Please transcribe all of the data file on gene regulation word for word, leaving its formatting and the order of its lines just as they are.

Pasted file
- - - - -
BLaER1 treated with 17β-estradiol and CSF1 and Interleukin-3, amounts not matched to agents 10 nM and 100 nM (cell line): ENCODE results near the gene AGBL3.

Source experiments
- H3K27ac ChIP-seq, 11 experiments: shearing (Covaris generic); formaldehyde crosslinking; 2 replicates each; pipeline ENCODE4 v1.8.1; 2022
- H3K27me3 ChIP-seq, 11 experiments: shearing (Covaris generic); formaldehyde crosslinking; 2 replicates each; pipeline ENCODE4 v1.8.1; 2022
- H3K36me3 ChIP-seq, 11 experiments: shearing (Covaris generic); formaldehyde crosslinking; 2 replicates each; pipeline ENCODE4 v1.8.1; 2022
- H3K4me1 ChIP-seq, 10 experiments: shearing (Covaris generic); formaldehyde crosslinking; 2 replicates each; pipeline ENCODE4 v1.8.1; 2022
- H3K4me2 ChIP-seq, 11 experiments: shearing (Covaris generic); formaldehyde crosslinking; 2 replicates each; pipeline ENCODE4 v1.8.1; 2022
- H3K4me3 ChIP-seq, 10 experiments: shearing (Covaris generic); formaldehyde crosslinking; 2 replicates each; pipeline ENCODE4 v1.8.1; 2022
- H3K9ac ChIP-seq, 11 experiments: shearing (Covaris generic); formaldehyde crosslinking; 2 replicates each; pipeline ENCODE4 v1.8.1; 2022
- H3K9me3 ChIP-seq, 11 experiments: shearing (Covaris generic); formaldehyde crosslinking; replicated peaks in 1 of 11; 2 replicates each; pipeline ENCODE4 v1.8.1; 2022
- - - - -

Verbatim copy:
BLaER1 treated with 17β-estradiol and CSF1 and Interleukin-3, amounts not matched to agents 10 nM and 100 nM (cell line): ENCODE results near the gene AGBL3.

Source experiments
- H3K27ac ChIP-seq, 11 experiments: shearing (Covaris generic); formaldehyde crosslinking; 2 replicates each; pipeline ENCODE4 v1.8.1; 2022
- H3K27me3 ChIP-seq, 11 experiments: shearing (Covaris generic); formaldehyde crosslinking; 2 replicates each; pipeline ENCODE4 v1.8.1; 2022
- H3K36me3 ChIP-seq, 11 experiments: shearing (Covaris generic); formaldehyde crosslinking; 2 replicates each; pipeline ENCODE4 v1.8.1; 2022
- H3K4me1 ChIP-seq, 10 experiments: shearing (Covaris generic); formaldehyde crosslinking; 2 replicates each; pipeline ENCODE4 v1.8.1; 2022
- H3K4me2 ChIP-seq, 11 experiments: shearing (Covaris generic); formaldehyde crosslinking; 2 replicates each; pipeline ENCODE4 v1.8.1; 2022
- H3K4me3 ChIP-seq, 10 experiments: shearing (Covaris generic); formaldehyde crosslinking; 2 replicates each; pipeline ENCODE4 v1.8.1; 2022
- H3K9ac ChIP-seq, 11 experiments: shearing (Covaris generic); formaldehyde crosslinking; 2 replicates each; pipeline ENCODE4 v1.8.1; 2022
- H3K9me3 ChIP-seq, 11 experiments: shearing (Covaris generic); formaldehyde crosslinking; replicated peaks in 1 of 11; 2 replicates each; pipeline ENCODE4 v1.8.1; 2022